Climate change will affect most of its key economic sectors. Although most development plans recognise that climate resilience must be at the heart of policies for growth and development, turning these plans into reality for most vulnerable people requires a lot of funding.
“Its about coping with the impact of climate change, you know the droughts and floods are coming and you are not going to stop so in case they come, how are people prepared to cope?” says Twinomuhangi. “In the agriculture sector we are looking for more investment in climate smart technologies like irrigation, many in Uganda dependent on subsistence farming so we must find technologies that are affordable for subsistence farmers, says Twinomuhangi. “In the transport we must take into account predicted changes in weather when constructing bridges and roads.”
In the water sector, the report shows Uganda needs to look into harvesting and storage mechanisms like building valley dams and using water efficiently. Energy efficiency is another highlight as the report shows there’s need for investing more in climate resilient energy like hydropower stations and diversification through solar energy and wind.
The evidence from the study has already informed Uganda’s Intended Nationally Determined Contribution (INDC), which shows Uganda’s future climate plans with commitment to climate adaptation and the mitigation of greenhouse gases as part of a new, universal global climate agreement that will be decided at the summit.
Back in Paris, next week ministers of environment will be negotiating the deal based on the draft climate agreement. Countries so far agree that there should be a global goal for adaptation included in any new climate deal but negotiators from climate vulnerable countries like Uganda will be pushing that the deal doesn’t allow the global temperatures to increase beyond 1.5 degrees Celsius. Uganda together with developing countries is pressing hard for more adaptation funding from the Paris climate deal.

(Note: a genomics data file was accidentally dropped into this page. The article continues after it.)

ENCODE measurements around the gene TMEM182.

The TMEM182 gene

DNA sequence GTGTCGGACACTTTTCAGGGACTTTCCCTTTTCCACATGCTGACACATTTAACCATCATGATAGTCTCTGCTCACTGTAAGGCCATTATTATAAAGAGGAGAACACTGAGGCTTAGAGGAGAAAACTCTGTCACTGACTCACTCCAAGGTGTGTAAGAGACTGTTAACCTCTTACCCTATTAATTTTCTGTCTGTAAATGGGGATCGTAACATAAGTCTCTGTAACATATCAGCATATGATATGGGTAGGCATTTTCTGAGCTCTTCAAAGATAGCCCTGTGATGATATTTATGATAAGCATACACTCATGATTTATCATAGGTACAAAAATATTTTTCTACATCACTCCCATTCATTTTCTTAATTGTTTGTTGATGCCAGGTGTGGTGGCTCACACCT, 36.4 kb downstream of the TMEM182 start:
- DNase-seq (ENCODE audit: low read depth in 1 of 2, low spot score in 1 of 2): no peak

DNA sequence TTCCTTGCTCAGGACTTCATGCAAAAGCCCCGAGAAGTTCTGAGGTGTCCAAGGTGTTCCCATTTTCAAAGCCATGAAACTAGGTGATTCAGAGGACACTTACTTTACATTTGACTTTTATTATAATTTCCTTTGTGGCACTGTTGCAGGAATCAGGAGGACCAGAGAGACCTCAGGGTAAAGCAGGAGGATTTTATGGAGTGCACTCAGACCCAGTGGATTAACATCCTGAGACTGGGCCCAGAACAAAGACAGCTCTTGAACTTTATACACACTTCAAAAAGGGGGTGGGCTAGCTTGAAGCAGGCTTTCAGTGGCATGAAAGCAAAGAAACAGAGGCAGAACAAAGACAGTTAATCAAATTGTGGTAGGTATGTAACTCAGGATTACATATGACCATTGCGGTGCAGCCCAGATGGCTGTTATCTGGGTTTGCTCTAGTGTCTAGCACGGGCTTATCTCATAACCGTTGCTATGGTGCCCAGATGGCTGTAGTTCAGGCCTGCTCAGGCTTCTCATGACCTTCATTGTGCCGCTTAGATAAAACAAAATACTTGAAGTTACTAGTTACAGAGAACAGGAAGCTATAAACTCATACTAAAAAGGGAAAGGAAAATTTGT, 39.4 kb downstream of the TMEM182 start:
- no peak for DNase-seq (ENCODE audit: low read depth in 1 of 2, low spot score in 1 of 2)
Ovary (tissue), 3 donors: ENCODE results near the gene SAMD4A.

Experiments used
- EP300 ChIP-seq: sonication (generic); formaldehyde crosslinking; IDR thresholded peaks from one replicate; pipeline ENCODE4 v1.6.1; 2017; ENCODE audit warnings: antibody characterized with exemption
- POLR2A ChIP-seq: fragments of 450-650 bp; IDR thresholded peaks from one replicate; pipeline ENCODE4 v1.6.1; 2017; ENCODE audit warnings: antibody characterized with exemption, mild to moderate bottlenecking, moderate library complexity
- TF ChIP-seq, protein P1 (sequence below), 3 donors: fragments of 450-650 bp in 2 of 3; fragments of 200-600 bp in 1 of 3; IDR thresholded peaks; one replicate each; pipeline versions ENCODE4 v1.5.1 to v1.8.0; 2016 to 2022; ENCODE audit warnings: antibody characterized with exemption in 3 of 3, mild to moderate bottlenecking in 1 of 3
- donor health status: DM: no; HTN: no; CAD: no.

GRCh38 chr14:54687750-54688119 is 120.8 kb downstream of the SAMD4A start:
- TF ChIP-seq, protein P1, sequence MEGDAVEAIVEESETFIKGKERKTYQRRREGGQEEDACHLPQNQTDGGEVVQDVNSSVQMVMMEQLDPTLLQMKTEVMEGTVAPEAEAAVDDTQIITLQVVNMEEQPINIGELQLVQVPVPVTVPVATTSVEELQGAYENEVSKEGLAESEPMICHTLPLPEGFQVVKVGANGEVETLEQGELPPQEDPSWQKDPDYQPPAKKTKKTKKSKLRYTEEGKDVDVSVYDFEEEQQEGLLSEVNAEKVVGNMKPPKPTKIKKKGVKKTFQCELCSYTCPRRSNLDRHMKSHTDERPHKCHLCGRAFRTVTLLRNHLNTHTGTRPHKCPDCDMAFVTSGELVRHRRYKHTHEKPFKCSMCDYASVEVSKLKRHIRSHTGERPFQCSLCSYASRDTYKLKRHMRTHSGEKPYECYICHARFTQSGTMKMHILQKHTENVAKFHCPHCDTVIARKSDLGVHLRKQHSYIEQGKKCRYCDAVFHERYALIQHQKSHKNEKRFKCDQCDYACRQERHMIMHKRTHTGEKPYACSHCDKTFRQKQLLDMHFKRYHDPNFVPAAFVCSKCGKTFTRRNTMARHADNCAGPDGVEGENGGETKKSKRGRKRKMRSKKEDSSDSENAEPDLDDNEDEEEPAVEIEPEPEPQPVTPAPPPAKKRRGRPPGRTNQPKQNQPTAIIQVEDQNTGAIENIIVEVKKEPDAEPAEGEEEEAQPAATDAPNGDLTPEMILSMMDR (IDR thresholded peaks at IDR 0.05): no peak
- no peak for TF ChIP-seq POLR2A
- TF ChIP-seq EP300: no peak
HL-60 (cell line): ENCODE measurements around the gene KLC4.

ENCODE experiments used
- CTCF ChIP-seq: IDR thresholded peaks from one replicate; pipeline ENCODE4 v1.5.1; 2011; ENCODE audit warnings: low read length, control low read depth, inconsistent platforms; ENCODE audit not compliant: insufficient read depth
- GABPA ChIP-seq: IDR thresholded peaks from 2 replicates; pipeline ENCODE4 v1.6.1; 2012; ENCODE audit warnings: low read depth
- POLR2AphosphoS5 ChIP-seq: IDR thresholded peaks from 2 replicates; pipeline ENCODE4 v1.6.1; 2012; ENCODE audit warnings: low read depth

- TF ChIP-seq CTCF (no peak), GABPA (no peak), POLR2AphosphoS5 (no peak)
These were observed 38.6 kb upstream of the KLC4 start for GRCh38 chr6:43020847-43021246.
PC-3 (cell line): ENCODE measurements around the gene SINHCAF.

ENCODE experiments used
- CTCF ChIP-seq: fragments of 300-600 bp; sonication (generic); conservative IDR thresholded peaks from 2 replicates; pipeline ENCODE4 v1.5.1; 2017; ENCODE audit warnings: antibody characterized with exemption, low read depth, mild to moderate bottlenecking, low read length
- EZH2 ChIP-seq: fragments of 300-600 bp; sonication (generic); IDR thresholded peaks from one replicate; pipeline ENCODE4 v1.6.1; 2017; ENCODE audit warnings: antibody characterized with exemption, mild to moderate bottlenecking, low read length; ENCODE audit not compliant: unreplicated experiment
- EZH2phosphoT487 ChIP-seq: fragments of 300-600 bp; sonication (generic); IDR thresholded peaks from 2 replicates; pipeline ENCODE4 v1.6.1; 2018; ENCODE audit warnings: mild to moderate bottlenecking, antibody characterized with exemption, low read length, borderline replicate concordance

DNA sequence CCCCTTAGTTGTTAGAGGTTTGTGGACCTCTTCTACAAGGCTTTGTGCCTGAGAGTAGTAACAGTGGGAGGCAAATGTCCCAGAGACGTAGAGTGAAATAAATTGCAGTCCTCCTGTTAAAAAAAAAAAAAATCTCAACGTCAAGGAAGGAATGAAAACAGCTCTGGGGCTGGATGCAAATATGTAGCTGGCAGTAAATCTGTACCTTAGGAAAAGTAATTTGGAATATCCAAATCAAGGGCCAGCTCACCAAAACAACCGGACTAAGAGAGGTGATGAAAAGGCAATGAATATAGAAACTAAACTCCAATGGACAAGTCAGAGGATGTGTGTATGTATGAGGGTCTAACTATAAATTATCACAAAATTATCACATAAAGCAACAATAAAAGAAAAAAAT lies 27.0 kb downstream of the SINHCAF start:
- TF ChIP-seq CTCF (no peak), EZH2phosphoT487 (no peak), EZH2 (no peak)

Fatima Denton, director at the UN Economic Commission for Africa, speaking at the Development and Climate Days side event at COP21 said “it is not enough to tell the poor that they will be poorer with climate change. It is not making a difference.”
“We must link vulnerable people to business opportunities that can increase their resilience in the face of increasing impacts of climate change. Adaptation funding is important and entrepreneurial skills of people living in most vulnerable countries must be priority,” she said.
Civil society organisations are also emphasizing the need for more adaptation measures and finance.
“Finance is a core part of the UN climate framework and a key driver of the outcome,” says Brandon Wu, senior policy analyst, Action Aid. “Without finance, there’s no support for the poorest and most vulnerable. There’s no just transition. There’s no motivation for developing countries to make ambitious commitments.”
The negotiations will go on until December 11 when a climate deal is expected. Hopefully, Uganda and countries facing such heft climate adaptation costs will get the deal that promised to significantly avail solutions.
The Paris conference
Negotiators paving the way for a global climate change agreement in Paris have cleared a major hurdle, producing a draft accord in record time and raising hopes that a full week of minister-led talks can now clinch a deal despite many sticking points.
No part of the deal has been finalised because in the end it is likely to be a tradeoff between developing countries’ demands – particularly for financing to help cope with the impacts of locked-in climate change – and wealthier nations’ insistence that over time all countries properly account for the progress they have made towards emission reduction goals.